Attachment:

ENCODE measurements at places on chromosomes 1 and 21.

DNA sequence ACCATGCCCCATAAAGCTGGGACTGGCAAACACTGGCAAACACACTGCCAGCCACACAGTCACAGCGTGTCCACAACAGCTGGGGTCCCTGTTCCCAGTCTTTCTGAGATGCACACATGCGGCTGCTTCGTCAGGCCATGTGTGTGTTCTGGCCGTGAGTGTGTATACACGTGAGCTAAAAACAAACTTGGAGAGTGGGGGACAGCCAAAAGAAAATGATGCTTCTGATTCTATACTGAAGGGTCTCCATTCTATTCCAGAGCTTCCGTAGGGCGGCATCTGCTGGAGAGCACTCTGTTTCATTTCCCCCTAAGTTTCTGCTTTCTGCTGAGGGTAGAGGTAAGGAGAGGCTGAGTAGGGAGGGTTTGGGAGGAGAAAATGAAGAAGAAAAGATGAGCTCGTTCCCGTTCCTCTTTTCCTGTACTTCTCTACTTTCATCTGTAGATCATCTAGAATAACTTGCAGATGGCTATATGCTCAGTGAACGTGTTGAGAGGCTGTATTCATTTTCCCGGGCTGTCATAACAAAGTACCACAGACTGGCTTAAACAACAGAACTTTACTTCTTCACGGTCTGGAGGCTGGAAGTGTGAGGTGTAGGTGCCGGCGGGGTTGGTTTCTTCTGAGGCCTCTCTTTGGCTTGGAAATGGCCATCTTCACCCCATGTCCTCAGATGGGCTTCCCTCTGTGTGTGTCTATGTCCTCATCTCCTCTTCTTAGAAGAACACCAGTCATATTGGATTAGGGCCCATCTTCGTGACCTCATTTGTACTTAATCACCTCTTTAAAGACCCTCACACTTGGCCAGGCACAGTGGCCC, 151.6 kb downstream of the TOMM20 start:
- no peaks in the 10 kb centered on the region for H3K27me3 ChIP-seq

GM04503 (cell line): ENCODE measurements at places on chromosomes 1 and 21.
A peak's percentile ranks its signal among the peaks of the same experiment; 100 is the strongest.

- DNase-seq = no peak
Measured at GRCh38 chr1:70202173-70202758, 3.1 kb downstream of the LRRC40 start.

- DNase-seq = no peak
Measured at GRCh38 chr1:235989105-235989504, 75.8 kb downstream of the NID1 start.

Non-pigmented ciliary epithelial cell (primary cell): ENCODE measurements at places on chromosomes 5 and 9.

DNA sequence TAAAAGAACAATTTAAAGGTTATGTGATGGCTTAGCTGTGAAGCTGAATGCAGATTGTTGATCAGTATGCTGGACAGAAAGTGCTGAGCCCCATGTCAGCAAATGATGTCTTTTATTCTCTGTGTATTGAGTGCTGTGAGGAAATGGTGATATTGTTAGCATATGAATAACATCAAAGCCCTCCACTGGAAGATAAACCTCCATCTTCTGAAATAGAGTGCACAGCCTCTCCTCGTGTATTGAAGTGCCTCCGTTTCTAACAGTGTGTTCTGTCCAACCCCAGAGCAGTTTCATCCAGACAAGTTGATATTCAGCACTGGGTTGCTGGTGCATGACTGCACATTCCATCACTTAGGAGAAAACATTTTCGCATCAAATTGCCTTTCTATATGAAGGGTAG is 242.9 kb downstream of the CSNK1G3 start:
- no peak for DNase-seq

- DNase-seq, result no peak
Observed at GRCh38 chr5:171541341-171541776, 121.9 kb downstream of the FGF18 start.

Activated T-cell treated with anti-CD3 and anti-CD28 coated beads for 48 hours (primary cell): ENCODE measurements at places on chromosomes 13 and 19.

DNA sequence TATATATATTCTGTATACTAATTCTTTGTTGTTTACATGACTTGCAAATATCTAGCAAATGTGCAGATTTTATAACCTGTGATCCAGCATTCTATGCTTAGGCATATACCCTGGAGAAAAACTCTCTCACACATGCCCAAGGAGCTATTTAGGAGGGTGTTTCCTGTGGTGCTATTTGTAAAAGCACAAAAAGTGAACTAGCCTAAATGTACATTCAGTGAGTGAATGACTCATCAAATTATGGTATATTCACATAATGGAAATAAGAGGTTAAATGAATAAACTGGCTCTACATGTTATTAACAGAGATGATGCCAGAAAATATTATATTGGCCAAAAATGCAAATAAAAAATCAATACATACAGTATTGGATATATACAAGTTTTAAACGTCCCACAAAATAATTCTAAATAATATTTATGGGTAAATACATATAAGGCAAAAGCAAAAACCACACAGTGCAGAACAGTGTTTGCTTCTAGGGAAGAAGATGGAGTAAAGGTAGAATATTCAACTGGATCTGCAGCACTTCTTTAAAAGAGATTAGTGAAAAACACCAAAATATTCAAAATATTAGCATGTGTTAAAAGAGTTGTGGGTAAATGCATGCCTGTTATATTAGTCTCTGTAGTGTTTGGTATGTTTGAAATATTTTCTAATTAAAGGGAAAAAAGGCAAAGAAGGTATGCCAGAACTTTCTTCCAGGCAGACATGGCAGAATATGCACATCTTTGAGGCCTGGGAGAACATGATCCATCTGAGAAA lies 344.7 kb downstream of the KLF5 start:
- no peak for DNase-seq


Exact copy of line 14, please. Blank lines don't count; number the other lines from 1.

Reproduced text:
Observed at GRCh38 chr5:171541341-171541776, 121.9 kb downstream of the FGF18 start.